The Null Device
In Germany, it is possible to sue for defamation on behalf of a deceased relative. Some theologians in Munich recently sued the Catholic and Protestant Churches on behalf of Jesus Christ (their "brother in spirit"). The case, however, was thrown out, with the judge pointing out that, as Christians believe that Christ rose from the dead, he does not count as a deceased relative. (Reuters)
Britain prepares to follow the Russian lead and institute universal monitoring of Internet traffic: (BBC News)
If the Regulation of Investigatory Powers (RIP) Bill is passed, internet service providers will be forced to install black boxes in their data centres that connect directly to an MI5 monitoring centre in London.
A taxonomy of contemporary musical genres, with descriptions and examples. (mp3.com)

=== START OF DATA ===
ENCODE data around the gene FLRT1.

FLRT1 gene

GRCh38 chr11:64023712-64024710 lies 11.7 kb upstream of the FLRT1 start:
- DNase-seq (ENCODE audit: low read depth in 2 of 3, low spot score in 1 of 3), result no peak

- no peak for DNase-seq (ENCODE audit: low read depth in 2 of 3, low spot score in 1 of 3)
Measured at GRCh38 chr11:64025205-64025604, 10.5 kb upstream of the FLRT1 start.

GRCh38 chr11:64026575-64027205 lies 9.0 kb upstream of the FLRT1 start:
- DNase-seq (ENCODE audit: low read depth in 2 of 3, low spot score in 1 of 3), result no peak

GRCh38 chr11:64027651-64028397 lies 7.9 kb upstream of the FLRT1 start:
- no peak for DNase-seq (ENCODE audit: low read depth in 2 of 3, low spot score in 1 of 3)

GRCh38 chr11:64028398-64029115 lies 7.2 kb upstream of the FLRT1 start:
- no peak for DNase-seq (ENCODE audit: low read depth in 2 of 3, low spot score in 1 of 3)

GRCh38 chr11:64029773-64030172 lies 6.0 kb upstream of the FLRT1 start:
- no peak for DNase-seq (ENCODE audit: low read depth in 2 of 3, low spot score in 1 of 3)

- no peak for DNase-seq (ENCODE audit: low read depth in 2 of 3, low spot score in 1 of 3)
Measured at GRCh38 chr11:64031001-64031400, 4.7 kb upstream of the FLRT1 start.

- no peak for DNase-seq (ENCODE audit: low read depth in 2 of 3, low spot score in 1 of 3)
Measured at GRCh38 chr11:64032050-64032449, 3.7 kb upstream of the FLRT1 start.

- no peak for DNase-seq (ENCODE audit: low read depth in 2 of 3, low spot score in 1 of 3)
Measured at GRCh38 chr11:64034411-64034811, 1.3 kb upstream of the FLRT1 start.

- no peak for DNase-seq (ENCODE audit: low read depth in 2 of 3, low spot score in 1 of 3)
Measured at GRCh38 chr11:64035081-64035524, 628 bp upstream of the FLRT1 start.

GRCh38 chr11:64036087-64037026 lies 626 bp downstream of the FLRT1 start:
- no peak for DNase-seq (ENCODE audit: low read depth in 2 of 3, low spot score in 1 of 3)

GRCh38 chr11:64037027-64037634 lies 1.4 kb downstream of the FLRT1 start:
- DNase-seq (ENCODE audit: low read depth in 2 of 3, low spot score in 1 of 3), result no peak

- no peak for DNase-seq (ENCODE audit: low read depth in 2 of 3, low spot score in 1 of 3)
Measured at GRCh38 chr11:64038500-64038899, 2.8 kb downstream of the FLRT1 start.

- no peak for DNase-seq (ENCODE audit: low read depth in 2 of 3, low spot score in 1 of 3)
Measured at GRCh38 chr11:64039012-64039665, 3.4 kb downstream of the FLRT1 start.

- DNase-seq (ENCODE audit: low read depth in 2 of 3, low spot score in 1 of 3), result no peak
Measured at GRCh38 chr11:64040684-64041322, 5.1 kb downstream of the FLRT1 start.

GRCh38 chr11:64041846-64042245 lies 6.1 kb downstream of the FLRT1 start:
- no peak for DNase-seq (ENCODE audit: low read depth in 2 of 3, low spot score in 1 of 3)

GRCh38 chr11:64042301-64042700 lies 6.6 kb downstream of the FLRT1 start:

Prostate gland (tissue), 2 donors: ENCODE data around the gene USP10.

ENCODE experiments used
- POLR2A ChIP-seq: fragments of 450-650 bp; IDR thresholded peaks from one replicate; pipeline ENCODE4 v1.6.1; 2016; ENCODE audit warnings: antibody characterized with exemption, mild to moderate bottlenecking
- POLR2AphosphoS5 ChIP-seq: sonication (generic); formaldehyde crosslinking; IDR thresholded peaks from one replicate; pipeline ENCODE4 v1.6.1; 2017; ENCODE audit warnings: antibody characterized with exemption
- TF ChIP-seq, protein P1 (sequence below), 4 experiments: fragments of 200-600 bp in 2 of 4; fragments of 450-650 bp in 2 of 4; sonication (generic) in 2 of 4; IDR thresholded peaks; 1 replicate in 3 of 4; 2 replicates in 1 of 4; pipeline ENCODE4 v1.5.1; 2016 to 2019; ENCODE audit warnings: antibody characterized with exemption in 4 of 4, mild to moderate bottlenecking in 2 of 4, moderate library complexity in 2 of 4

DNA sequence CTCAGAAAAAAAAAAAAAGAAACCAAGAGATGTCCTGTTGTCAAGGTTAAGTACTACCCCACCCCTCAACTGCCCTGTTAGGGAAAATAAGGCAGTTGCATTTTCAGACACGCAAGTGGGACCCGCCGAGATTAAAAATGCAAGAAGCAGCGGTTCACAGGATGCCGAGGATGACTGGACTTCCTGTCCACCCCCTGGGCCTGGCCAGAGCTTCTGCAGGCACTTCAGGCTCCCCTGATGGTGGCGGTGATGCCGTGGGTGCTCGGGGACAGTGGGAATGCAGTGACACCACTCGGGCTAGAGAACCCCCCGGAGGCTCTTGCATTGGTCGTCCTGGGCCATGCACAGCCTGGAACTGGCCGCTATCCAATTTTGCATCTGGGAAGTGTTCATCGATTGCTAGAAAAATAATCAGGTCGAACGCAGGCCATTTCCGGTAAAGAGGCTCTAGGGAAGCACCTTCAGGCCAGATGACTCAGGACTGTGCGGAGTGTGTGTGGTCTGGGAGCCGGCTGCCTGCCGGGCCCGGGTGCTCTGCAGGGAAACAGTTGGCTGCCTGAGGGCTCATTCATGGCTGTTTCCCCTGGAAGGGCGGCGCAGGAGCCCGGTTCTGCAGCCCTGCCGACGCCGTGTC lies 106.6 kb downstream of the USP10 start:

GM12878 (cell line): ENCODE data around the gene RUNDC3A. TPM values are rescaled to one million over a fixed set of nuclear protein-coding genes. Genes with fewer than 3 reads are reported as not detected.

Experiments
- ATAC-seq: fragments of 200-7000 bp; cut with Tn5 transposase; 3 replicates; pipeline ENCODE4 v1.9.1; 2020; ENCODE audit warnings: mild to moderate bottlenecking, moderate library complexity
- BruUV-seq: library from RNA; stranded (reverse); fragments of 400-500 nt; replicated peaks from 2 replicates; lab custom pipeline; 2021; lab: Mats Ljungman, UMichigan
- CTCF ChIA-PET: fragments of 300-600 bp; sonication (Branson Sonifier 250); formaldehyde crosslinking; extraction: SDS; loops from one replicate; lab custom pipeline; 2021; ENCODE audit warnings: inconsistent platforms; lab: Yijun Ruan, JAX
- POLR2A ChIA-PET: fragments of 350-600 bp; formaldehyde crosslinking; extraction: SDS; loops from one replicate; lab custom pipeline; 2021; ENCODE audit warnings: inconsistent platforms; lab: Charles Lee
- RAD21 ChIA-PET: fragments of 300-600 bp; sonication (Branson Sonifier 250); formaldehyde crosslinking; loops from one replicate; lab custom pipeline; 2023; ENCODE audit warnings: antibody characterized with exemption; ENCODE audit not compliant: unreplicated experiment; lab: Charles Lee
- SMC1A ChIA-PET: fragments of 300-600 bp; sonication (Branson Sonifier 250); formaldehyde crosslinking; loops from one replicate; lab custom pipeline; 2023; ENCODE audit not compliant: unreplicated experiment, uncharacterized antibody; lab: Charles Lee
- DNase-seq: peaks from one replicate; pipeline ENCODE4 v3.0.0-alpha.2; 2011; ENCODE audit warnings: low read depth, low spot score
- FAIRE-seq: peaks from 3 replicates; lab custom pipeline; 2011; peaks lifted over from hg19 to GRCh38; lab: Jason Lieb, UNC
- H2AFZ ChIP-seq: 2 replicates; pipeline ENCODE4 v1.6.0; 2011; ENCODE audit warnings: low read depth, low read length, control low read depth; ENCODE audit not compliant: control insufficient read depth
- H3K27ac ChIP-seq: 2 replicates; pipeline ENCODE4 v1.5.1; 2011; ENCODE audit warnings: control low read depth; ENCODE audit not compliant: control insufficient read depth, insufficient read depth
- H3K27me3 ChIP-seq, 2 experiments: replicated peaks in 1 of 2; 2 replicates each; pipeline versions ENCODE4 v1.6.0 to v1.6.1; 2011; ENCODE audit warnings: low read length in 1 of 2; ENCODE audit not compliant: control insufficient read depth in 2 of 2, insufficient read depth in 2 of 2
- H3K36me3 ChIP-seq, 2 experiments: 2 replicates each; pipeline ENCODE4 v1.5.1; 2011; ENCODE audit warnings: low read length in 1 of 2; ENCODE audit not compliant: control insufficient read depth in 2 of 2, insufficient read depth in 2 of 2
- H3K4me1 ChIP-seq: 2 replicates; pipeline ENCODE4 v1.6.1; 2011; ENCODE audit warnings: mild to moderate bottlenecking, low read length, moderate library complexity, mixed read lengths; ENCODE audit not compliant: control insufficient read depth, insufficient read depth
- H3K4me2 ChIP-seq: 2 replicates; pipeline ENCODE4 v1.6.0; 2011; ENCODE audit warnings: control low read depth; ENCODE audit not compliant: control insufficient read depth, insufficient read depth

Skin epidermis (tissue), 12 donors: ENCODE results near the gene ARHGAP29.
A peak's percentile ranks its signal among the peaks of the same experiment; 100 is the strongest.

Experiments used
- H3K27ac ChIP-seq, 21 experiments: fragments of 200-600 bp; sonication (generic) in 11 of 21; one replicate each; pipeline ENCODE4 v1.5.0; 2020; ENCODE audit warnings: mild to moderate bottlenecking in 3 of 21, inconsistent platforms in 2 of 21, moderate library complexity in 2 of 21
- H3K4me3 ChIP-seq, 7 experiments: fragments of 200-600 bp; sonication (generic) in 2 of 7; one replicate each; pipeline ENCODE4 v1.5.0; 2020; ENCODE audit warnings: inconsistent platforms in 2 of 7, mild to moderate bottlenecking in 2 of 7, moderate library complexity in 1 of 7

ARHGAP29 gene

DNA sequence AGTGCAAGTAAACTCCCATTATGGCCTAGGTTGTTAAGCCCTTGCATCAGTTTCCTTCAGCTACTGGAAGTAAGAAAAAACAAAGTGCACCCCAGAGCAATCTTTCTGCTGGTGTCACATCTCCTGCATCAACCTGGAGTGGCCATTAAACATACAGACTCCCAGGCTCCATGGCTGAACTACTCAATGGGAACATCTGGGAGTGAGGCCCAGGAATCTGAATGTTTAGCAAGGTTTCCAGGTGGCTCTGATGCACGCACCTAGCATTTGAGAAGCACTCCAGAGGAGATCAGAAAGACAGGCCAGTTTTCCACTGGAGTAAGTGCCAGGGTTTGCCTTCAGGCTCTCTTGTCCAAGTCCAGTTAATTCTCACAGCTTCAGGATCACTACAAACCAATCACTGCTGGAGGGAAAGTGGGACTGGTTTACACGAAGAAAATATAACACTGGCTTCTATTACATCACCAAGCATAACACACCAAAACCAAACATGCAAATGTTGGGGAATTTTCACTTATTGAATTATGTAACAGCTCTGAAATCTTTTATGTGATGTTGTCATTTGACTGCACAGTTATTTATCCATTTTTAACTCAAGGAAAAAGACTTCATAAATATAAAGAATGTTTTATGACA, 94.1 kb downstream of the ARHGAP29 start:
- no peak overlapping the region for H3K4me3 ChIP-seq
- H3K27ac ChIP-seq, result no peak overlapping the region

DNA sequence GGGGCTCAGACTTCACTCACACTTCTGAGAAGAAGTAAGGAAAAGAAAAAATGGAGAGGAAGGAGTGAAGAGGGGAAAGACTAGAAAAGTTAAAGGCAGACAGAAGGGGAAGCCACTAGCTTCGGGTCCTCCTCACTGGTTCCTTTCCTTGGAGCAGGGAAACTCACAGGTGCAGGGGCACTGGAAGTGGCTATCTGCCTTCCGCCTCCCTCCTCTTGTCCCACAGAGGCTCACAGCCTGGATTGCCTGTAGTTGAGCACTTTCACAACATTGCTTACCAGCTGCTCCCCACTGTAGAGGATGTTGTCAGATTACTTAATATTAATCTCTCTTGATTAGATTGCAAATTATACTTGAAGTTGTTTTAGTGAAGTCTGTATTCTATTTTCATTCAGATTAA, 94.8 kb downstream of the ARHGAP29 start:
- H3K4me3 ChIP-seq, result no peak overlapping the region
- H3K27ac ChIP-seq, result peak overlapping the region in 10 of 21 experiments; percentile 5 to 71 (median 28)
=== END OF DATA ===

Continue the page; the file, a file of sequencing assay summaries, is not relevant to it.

Weird media: risqué dog food ads that ran in New Zealand. (Kottke)
Now that the lawsuits are piling up, is mp3.com doomed? The majors (represented by the RIAA) would want to keep mp3.com around (perhaps in exchange for control of the operation or support in phasing out the MP3 format in favour of SDMI), but medium-sized labels such as TVT may not be so pragmatic. (WIRED News)
If you were a Bond Girl, what would your name be? Find out here. (OK, so most of the names are a bit daft, but still...) (via gallia.org)
Was Jill Dando murdered by an obsessive Freddie Mercury fan? (Ananova)
It is understood the arrested man changed his surname by deed poll to Bulsara - Mercury's real surname - and claims to be his cousin. The star's family vehemently denied that the arrested man is a relative.
If this is so, what could be the connection? Was there a fringe sect which held Dando to be the anti-Freddie Mercury or something?
Revealed: the potato-powered PC was a hoax -- and both Slashdot and the BBC fell for it. (TheRegister)
Brave new world? In 2020, people will stay at home more, avoid travel and enter into arranged marriages, their life partners chosen by psychological profile-based matchmaking software; or so says a report from British study the Tomorrow Project. (BBC News)